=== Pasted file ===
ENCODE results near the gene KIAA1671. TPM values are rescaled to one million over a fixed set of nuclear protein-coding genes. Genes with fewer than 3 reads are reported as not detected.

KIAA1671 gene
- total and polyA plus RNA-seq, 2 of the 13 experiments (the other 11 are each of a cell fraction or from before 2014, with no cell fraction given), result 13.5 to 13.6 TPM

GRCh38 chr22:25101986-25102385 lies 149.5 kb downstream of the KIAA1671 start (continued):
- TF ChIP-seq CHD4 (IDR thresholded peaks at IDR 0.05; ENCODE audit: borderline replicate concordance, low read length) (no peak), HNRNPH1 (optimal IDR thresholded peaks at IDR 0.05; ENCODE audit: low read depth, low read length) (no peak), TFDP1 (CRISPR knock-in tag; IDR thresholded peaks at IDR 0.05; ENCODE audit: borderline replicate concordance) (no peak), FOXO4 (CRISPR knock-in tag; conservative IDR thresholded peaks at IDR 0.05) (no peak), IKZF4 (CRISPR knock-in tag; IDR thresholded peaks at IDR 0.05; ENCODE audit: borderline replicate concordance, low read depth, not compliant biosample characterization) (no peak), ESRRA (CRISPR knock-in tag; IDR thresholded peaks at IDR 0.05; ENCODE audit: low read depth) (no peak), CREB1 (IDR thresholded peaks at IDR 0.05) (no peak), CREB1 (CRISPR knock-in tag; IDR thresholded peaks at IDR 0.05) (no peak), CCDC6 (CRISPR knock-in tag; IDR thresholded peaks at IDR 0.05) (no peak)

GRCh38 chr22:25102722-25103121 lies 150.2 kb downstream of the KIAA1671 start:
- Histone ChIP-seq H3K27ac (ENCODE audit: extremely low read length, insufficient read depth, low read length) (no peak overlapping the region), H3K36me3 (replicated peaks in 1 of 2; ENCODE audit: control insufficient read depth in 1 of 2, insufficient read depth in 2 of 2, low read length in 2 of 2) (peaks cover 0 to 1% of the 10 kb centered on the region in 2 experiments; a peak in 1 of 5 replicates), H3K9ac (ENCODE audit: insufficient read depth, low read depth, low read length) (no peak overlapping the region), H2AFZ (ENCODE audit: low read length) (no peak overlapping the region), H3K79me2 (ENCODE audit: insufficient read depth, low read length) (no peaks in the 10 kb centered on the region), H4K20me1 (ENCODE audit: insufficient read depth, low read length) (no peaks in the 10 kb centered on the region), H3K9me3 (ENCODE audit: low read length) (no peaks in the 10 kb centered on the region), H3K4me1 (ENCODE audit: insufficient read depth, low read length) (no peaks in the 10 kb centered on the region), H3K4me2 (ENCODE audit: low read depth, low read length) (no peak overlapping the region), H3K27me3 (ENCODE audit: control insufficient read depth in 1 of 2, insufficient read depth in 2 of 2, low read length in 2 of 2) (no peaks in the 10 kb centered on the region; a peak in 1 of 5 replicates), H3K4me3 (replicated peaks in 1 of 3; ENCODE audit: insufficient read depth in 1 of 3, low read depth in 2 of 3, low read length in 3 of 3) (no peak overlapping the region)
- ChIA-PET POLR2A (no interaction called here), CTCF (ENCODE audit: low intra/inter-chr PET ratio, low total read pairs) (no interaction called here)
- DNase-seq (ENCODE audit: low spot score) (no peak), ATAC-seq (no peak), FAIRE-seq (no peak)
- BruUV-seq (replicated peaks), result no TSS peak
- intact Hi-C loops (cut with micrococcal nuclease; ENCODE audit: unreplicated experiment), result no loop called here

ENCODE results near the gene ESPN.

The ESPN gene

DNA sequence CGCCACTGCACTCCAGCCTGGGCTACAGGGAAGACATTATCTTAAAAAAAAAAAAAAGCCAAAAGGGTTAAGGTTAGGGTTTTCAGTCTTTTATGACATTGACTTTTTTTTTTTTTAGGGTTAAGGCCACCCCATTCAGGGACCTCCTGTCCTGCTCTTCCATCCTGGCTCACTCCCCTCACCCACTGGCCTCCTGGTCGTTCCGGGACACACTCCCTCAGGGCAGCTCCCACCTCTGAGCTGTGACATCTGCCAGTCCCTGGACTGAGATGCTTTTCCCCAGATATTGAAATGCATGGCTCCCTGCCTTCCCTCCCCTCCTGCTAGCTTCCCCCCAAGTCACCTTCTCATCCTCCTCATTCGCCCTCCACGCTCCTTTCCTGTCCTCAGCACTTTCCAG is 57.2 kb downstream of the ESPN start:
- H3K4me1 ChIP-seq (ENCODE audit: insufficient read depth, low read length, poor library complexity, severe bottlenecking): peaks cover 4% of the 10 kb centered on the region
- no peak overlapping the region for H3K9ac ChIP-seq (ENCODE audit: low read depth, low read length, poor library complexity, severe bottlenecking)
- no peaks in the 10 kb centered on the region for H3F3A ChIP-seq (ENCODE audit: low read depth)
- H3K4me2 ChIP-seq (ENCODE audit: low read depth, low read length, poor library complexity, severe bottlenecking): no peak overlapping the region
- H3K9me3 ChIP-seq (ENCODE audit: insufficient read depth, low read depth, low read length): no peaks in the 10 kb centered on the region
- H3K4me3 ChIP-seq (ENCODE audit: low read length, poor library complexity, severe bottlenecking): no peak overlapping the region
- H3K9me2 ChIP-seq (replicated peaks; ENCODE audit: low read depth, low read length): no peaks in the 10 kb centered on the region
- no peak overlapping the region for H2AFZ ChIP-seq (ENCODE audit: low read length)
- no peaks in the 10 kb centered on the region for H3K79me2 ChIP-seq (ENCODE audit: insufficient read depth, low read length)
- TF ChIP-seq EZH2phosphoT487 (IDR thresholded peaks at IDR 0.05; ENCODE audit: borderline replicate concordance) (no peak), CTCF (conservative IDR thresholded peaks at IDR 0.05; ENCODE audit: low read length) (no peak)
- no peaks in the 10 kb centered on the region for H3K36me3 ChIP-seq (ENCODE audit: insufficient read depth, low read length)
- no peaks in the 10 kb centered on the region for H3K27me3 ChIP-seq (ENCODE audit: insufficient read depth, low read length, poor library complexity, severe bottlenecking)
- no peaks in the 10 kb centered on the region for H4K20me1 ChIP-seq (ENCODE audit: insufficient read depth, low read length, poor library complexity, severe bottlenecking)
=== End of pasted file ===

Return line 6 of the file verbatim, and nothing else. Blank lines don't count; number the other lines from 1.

GRCh38 chr22:25102722-25103121 lies 150.2 kb downstream of the KIAA1671 start: